Jens adds his voice to 25 German scholars who are crying out for reason and sanity – and for an end to discussions about killing the diesel engine.
The era of the diesel is over, and e-mobility is the future – this is what we’re told day-in and day-out by politicians and the pundits in the mainstream media. The onslaught has been particularly hard in Europe, following the diesel scandal that originated in the US. European politicians, not to be outdone by their American colleagues, have piled on, clamouring for cities to be closed off for diesels.
Now the experts are fed up. A few weeks ago, 25 professors and department heads at some of the most prestigious universities in Germany have raised their voice. Since then, several more have co-signed a document that is no less than a cry for reason and sanity.
The three main points are: the internal combustion engine can be complemented by e-mobility, but not replaced; the emissions topic is entirely solved with the latest technology, which will lead to engines that can be operated with zero impact on the environment; and the internal combustion engine has the unique ability to be operated with a wide range of easily stored fuels.
These three points are complemented by ten further explanations that address real-life emissions standards for the future (which are welcome) and the manipulations by VW (which are criticized). The aim of the scholars is not to defend VW, but they emphasise that the difference between certification windows and real life emissions has been well known – to the extent that it’s actually been an established practise for 20 years. NOX and particulates are fully solved with the EU6 phase 2 certification that kicks in Europe this autumn.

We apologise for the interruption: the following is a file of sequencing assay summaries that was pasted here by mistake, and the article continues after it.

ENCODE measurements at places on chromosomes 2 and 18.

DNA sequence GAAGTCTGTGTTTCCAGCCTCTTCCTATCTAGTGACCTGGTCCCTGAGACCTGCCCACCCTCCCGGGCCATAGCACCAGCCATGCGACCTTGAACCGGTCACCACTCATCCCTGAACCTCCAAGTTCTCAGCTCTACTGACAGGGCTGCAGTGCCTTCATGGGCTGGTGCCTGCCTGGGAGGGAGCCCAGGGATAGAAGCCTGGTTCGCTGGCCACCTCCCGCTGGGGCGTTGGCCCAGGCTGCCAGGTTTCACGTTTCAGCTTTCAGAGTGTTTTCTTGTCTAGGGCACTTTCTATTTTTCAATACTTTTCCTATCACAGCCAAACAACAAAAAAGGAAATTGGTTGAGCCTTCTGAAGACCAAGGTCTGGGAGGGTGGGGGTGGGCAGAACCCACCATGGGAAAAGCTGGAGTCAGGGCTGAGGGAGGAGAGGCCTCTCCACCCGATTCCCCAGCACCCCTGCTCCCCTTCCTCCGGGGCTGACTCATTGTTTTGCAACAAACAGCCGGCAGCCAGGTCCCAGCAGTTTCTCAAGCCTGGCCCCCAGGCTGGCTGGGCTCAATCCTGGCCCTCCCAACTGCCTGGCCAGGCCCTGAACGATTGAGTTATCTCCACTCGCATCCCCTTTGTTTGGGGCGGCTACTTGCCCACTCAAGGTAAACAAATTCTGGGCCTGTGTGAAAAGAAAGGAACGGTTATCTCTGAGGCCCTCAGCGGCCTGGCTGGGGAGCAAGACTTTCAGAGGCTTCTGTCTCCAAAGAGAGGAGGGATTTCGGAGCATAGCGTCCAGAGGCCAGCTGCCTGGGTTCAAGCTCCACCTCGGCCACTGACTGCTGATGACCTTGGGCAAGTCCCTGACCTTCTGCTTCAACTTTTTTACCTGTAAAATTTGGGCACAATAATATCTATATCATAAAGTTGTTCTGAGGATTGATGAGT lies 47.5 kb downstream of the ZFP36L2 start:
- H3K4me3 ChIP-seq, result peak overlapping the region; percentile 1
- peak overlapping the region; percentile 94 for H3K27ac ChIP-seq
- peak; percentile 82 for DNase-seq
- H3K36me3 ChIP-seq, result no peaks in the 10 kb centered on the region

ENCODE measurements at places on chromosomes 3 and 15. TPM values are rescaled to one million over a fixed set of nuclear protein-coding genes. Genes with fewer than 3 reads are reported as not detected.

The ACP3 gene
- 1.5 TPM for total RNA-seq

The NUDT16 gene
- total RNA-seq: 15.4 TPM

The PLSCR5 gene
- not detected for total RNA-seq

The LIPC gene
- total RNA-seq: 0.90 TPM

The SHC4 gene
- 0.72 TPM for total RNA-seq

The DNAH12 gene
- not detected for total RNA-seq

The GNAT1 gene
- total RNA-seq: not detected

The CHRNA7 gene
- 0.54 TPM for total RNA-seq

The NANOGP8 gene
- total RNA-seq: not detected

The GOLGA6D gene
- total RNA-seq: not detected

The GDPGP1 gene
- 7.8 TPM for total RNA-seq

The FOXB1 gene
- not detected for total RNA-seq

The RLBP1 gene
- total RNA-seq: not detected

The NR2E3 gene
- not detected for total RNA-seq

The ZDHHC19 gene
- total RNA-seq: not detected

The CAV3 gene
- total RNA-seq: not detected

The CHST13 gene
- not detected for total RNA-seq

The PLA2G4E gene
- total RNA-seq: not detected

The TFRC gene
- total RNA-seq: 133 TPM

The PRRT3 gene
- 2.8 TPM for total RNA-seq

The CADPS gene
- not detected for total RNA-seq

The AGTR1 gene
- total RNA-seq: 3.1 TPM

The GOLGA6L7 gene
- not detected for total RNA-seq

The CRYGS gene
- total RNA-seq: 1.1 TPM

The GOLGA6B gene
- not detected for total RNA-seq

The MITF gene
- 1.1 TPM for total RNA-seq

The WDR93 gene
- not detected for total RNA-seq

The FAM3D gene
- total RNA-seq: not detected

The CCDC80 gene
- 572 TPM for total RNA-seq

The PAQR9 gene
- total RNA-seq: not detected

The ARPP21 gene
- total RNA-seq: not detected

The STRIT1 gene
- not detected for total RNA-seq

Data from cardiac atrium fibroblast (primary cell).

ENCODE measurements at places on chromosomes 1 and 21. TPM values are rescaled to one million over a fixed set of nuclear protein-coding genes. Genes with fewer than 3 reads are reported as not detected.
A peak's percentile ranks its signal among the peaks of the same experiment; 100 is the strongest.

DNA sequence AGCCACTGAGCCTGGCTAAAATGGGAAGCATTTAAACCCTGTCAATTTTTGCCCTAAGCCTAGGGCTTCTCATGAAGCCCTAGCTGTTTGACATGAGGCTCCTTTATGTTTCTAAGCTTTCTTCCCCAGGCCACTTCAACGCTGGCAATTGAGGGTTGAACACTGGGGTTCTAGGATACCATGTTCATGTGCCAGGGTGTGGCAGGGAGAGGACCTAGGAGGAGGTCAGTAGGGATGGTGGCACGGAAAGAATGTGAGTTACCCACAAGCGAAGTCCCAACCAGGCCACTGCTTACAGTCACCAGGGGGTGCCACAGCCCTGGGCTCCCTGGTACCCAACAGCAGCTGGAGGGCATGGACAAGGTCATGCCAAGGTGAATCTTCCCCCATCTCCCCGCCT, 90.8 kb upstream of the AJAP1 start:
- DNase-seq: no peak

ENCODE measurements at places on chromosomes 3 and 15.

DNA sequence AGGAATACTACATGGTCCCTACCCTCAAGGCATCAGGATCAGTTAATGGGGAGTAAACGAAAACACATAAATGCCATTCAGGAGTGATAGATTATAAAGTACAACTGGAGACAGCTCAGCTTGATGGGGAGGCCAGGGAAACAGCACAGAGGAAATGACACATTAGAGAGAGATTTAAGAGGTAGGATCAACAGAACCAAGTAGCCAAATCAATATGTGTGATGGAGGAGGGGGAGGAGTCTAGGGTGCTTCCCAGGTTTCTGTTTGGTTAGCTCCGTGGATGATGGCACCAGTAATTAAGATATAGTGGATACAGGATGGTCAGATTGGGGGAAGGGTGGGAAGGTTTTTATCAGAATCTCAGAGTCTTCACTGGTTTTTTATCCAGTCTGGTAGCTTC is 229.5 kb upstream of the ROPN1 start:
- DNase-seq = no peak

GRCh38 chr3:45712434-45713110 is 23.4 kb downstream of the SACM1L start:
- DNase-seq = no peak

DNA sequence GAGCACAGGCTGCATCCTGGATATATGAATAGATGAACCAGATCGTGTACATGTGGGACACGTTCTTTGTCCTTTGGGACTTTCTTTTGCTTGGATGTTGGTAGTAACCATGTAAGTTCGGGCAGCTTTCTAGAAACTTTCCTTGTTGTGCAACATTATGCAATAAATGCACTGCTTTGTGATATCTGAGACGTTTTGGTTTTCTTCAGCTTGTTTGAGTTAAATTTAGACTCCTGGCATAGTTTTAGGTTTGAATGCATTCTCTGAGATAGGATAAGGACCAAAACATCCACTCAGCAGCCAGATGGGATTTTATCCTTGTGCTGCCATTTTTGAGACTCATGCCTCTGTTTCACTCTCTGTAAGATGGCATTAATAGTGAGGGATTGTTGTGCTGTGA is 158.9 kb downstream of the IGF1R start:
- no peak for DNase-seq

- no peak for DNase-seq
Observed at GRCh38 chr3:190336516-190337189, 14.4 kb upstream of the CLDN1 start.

The scholars are irked by reporting that focuses on old technologies and on cars long certified. Retrofitting those cars with new technology will be immensely expensive and have little effect, as the fleet of Euro-5 cars will have largely dwindled by the time the solutions are ready.
It’s time to end the discussion about killing off the diesel. Without this technology, it’ll be impossible to reach Europe’s ambitious CO2 targets. And going electric is hardly an alternative. No customer should be forced to pay far more for a product that can do far less than what he or she currently owns. The professors are worried about freedom and rationality, and I couldn’t agree more!
Meanwhile, the eternal battle in the automotive upper class continues with the launch of the all-new Audi A8 and the extensively face-lifted Mercedes-Benz S-Class – both events that took place in the same week.
Audi has performed a gigantic leap in terms of style, telematics, and infotainment. The interior, with vast touch-sensitive glass screens, is ultra-futuristic, and a refreshing deviation from established design. The exterior, by contrast, needs a second and third reading to reveal its sophistication. The engine portfolio will include V6 and V8 diesels engines, and V6, V8 and W12 gasoline engines – all of them turbocharged. Audi will have a hybrid as well, which is based on the gasoline V6.
Mercedes-Benz, by contrast, has changed only few things on the surface of it new S-Class. The beauty is under the skin, with an almost entirely new (and partially hybridised) engine portfolio, as well as vastly upgraded telematics and infotainment. Its straight-six engine portfolio is an attack on BMW, while they appear to have surpassed Audi with their mild hybrid system. This leaves BMW’s 7 Series a distant third, with an interior that looked dated even when it came out a few years ago. The ball is now in your court, BMW…